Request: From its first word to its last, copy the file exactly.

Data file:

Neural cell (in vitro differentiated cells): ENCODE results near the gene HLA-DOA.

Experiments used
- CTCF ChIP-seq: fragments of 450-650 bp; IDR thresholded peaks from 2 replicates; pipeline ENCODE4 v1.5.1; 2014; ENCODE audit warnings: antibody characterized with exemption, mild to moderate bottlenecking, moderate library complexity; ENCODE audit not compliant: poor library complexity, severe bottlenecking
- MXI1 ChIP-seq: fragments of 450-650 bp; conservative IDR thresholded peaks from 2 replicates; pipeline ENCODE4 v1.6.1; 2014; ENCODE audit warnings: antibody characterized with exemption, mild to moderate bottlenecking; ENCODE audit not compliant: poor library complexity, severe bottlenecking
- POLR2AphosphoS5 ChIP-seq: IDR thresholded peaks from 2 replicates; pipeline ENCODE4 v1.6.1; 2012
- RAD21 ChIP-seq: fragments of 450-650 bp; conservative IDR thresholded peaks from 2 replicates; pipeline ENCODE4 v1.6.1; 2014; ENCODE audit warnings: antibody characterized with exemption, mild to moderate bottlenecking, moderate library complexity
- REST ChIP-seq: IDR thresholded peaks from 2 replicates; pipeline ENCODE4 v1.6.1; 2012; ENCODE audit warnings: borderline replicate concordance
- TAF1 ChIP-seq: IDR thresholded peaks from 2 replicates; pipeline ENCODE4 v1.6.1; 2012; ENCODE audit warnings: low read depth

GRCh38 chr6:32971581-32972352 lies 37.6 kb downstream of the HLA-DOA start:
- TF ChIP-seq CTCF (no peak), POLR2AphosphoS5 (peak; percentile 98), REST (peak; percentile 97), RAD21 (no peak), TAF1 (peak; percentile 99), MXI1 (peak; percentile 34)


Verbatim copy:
Neural cell (in vitro differentiated cells): ENCODE results near the gene HLA-DOA.

Experiments used
- CTCF ChIP-seq: fragments of 450-650 bp; IDR thresholded peaks from 2 replicates; pipeline ENCODE4 v1.5.1; 2014; ENCODE audit warnings: antibody characterized with exemption, mild to moderate bottlenecking, moderate library complexity; ENCODE audit not compliant: poor library complexity, severe bottlenecking
- MXI1 ChIP-seq: fragments of 450-650 bp; conservative IDR thresholded peaks from 2 replicates; pipeline ENCODE4 v1.6.1; 2014; ENCODE audit warnings: antibody characterized with exemption, mild to moderate bottlenecking; ENCODE audit not compliant: poor library complexity, severe bottlenecking
- POLR2AphosphoS5 ChIP-seq: IDR thresholded peaks from 2 replicates; pipeline ENCODE4 v1.6.1; 2012
- RAD21 ChIP-seq: fragments of 450-650 bp; conservative IDR thresholded peaks from 2 replicates; pipeline ENCODE4 v1.6.1; 2014; ENCODE audit warnings: antibody characterized with exemption, mild to moderate bottlenecking, moderate library complexity
- REST ChIP-seq: IDR thresholded peaks from 2 replicates; pipeline ENCODE4 v1.6.1; 2012; ENCODE audit warnings: borderline replicate concordance
- TAF1 ChIP-seq: IDR thresholded peaks from 2 replicates; pipeline ENCODE4 v1.6.1; 2012; ENCODE audit warnings: low read depth

GRCh38 chr6:32971581-32972352 lies 37.6 kb downstream of the HLA-DOA start:
- TF ChIP-seq CTCF (no peak), POLR2AphosphoS5 (peak; percentile 98), REST (peak; percentile 97), RAD21 (no peak), TAF1 (peak; percentile 99), MXI1 (peak; percentile 34)